Prof Colin Turner, EPC President during the 2020-21 academic year summarises this unprecedented year and how the EPC helped its members overcome the challenges they faced during this time…
Last year our review looked at the complicated context in which Higher Education in Engineering was operating, but it’s probably safe to say this year has been the most challenging year in Higher Education in memory.
That has mostly been due to operating in an entire academic year while in the acute phase of the COVID-19 pandemic, along with constantly changing public health advice. In England, Michelle Donelan’s guidance to universities meant that for some time, engineering didn’t even make the list of subjects considered to require essential on-campus delivery. This provided an extraordinary context for a discipline so reliant on “hands on” learning and teaching.
Many engineering academics found themselves working mostly from or entirely from home, sometimes juggling work with caring commitments as schools were closed. The achievements of our members in such circumstances are substantial and should be celebrated. We should not be naïve to consider there won’t be some lasting consequences to our current students, our future students, and indeed to the community of engineering academics.
There may never be a post COVID-19 era, it is very possible the virus will continue to be with us a more severe seasonal disease to join influenza, albeit with lessening impact as time goes on. At this time, the pandemic cannot be said to be over, but we are perhaps entering the “post-acute” phase of the pandemic.
Engineering departments are working hard to undertake learning and teaching, research and development and knowledge transfer in an environment which can’t yet be said to be normal and where there may still be some setbacks ahead, but where we need to start to look forward to a new sustainable future.
As a profession we have long been grappling with the issues of equality, diversity, and inclusion, but we must consider where the impact of the pandemic will force us to redouble our efforts. It is entirely likely that a disproportionate impact on engineering academics with caring responsibilities has created even more challenges for some women in engineering. Digital poverty in some of our student constituency may have further widen gaps we have worked hard to close.
There are significant opportunities ahead too. There has never been a better time for us to rethink our delivery and assessment as many old assumptions have been swept away. New engineering education providers like NMiTE and TEDI-London have fertile ground in which to pursue new paradigms. There is space to consider flexible working arrangements that help to improve the lives and opportunities of engineering academics. Many of our members have had to de-prioritise their research in meeting the challenges of engineering education, but in a new era more comfortable with digital collaboration there are opportunities to build more geographically dispersed, but more cohesive teams.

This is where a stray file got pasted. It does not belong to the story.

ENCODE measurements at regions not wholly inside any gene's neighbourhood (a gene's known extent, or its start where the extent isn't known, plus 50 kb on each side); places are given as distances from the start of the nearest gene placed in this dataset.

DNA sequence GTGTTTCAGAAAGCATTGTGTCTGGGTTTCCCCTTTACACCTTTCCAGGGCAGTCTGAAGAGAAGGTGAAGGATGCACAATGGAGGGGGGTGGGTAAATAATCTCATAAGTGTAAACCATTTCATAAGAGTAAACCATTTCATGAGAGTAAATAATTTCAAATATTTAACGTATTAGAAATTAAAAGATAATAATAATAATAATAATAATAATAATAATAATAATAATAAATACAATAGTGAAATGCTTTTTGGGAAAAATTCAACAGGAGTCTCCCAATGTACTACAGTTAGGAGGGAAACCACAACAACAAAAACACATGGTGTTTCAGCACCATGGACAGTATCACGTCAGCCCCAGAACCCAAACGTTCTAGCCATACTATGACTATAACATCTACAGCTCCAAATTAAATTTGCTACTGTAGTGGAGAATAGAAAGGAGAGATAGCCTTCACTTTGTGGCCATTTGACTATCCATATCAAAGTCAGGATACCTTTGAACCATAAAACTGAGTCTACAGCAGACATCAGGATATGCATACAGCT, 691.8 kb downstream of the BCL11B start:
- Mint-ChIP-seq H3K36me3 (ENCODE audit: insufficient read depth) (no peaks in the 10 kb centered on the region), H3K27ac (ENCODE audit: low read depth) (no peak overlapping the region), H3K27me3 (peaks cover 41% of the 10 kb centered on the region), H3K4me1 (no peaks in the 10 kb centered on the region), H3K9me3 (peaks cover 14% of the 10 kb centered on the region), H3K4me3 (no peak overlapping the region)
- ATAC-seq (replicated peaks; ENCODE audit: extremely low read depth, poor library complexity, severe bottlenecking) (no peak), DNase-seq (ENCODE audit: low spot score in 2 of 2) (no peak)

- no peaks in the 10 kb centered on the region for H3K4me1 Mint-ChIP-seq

It is to be hoped that the experiences of the last couple of years will focus minds more on the other challenges of the future, like climate change and sustainability, areas where we as engineers have a critical role to play. COP26 will be a defining event not just for this year, but for a pathway into our future. Some of the potential and real challenges from before, in the outworkings of Brexit and potential reform of financing in Higher Education remain.
In all of this, the job of the EPC is to be the “Voice of Engineering Academics”, to understand the challenges and opportunities of our members, engineering academics of all descriptions, and not just professors. We represent you in making important contributions to the national strategic and policy debates and bring you directly into those debates.
In the last two years we have held many excellent online events, with high profile speakers and policy makers, easily accessible to our members across the whole of the UK (and sometimes beyond). For instance, this year, we welcomed both Chris Skidmore MP and Chi Onwurah MP speaking at our virtual congress, on themes very dear to the EPC’s heart and work, specifically research funding and strategy, and placing diversity and ethics at the heart of engineering.
This year we saw the start of the development of our long-planned EPC Online project, a completely revitalised web presence that will help us build the Engineering Academic Network and see a step change in our capacity to build communities of our members and connect you to the information you need. EPC Online, and our future events both face to face and online, will help us connect you with each other, and with our strategic policy work, and in allowing you to speak directly to policy makers.
The year ahead then remains full of challenges, both known and unknown, but already we as engineering academics are looking for and finding new opportunities. We have a unique moment to forge new ways of working to better meet our shared goals, and to seek to build a better legacy from the difficult and turbulent last two years. While progress will undoubtedly come with further setbacks we must do what engineers do best, and build a better tomorrow.
—– Prof Colin Turner, Executive Dean of Faculty of Computing, Engineering & the Built Environment, Ulster University; EPC President 2019-2021; EPC representative for Northern Ireland.